Inside An Emptied-Out New Wilmington “Granddaughter” Settlement Home (13 Photos)
This home caught my eye for two reasons – the photos, especially the exterior shots, which are quite vivid (might be a camera filter, plus spring conditions), and because this appears to be the home of a family from a New Wilmington-related settlement.
I am basing this on three things. First, the blue doors, as this is typical of New Wilmington Amish (though they are not the only group which paints their doors blue).
Second is this photo of the buggy in its shelter, in which you see what looks like the characteristic coloring of the New Wilmington Amish buggy (the buggy body shape also fits the mold). This photo was obviously taken at another time of year.
Finally, we come to the location, which is Falconer, New York. I am aware of a New Wilmington daughter settlement which is at Mayville. It’s been there since the 1970s and is two full church districts in size. The location of this home looks like it could belong to the Mayville community, especially since a community with 50-60 households could have a decent measure of sprawl, and depending on which side of the town the community lies.
However, I wasn’t sure, because it still seemed rather far from Mayville, so I checked further. And there is a community at Frewsburg, a town closer to this address. As it happens, Tom the Backroads Traveller has posted on the Frewsburg settlement, also two districts in size, being a daughter settlement of the Mayville community:
The Amish surrounding New Wilmington and those of the Belfast-Friendship community use distinctive reddish-brown-topped buggies, which are described as “yellow-top.” A new “yellow-top” community also was settled in 2011 to the west in Frewsburg, NY in Chautauqua County. This group grew out of the Dewittville-Mayville community which is located further to the west.
So if the Frewsburg settlement grew out of the Mayville settlement, which originated from the New Wilmington settlement, does that make Frewsburg a granddaughter settlement of New Wilmington? I don’t know if we have a common term to describe those “further generations” of Amish communities.
The home itself was almost certainly English-built, as we can see by the design including the car garage. Here is the simple description of this 1,212-square-foot home via Zillow:
Currently an Amish home. This home has a lot to offer. Over 6 acres, a huge barn for anything you want. 2 car attached garage. Great location and school district. There is electricity to the property but the home would need re-wired.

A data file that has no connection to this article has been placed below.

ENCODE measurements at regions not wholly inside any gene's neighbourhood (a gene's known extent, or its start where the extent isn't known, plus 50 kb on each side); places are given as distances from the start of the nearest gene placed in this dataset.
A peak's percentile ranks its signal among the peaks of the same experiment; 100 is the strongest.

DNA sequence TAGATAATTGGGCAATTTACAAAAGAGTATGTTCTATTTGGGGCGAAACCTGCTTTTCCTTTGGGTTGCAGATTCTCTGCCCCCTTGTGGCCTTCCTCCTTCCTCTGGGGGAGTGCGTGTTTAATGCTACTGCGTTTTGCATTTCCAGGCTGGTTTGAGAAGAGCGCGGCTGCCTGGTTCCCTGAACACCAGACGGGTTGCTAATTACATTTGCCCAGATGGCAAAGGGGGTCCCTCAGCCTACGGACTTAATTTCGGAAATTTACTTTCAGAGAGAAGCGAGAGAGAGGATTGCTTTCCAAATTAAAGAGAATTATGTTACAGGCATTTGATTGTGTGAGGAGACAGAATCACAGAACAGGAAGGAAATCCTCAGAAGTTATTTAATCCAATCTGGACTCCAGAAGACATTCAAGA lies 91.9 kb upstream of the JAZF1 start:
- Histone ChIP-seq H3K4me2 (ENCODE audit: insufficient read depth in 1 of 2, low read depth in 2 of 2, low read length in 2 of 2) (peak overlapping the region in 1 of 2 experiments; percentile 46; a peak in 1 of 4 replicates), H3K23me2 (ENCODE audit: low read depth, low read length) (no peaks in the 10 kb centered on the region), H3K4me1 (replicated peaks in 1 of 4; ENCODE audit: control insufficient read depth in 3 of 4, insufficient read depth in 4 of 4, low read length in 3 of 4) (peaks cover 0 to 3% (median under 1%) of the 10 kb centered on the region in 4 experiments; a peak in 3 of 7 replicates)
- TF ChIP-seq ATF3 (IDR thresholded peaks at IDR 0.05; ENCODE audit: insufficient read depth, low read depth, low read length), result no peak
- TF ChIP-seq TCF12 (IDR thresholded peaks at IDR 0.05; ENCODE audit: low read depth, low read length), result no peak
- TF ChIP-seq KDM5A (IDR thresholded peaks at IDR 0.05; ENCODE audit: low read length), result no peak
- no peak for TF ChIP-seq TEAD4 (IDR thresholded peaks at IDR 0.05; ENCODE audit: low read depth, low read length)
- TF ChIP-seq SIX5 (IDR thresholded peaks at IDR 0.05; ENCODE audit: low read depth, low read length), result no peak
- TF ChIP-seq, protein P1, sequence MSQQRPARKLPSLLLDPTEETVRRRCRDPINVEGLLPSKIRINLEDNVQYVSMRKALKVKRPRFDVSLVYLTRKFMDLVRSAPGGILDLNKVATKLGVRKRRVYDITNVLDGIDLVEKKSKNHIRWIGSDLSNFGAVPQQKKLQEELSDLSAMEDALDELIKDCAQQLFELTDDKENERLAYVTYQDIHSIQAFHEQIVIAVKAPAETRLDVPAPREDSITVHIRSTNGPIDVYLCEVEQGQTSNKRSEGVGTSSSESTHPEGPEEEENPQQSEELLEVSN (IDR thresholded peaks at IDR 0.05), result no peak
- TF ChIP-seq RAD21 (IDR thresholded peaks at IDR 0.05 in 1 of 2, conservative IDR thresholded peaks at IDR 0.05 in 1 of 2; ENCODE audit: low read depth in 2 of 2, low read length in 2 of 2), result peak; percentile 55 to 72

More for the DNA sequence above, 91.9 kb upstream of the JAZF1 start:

The other thing about this home is that it was emptied out before the photos were taken. It’s more often the case that photos posted online show the homes fully furnished. But in this one you see empty rooms with just a smidge of the furnishings left behind (some kitchen cabinetry) and the interior window frames and doors painted a lighter shade of blue (aquamarine?) than the exterior doors.
The kitchen with cabinets.
Notice the hole where the stove pipe went.
Another angle showing the adjacent space.
Looks like the reverse angle, standing in the kitchen with your back to the cabinets.
The molding is a different shade of blue in this room, for some reason.
I’m not sure this rough space qualifies as a basement, but here’s what’s downstairs.
So what’s the price of this home?
It was sold in April 2020 for $55,120.
The meaning of blue
Going back many years there was a long standing tradition in the larger Pennsylvania German community that when the eldest daughter of a household reached marrying age, the entry gate to the property was painted blue. I think of this every time I see these houses from this more traditional group. I’m doubting that their use of blue on the door and window ways has anything with marriage eligibility although one never really knows. The Society of True Inspiration also known as the Amana colonies had a similar practice in their communities as well as other places. I’d be very curious to know if the Hutterites practice this in any fashion.
Blue gates & the Amish
Well, the blue gate custom is actually a myth, though it’s a neat one. It can be found in a 1937 tourist pamphlet called The Amish of Lancaster County, which apparently wasn’t the first time it appeared. It’s also in another booklet that came out the next year by Ammon Aurand (sorry for the weird long URL): https://amishamerica.com/amish-tourism-early-tourism-depended-on-a-body-of-knowledge-that-was-at-times-dubious-as-well-as-upon-the-david-luthy-descri/
Brad Igou discusses the myth and its origination in an article here (page 22): https://issuu.com/amishcountrynews/docs/holiday16-winter17_digitalacn
Apparently there was once a well-known bishop on Route 30 in Lancaster County who had his gate painted blue because he liked the color. Another explanation is that he painted it blue because he felt it wouldn’t show dirt as much. He wasn’t the only one who did so, which may have helped propagate the myth. So it sounds like there were some examples of blue gates in the community at the time that the Lancaster County tourist industry was taking off, and creative people simply attached the “marriageable daughter” explanation to the picturesque gate that was visible on an Amish house in a commonly-trafficked road in the area.
It would be hard to find a blue gate at an Amish farm in the county today though maybe there are some. The blue doors are widely seen in some communities though including Big Valley in Pennsylvania.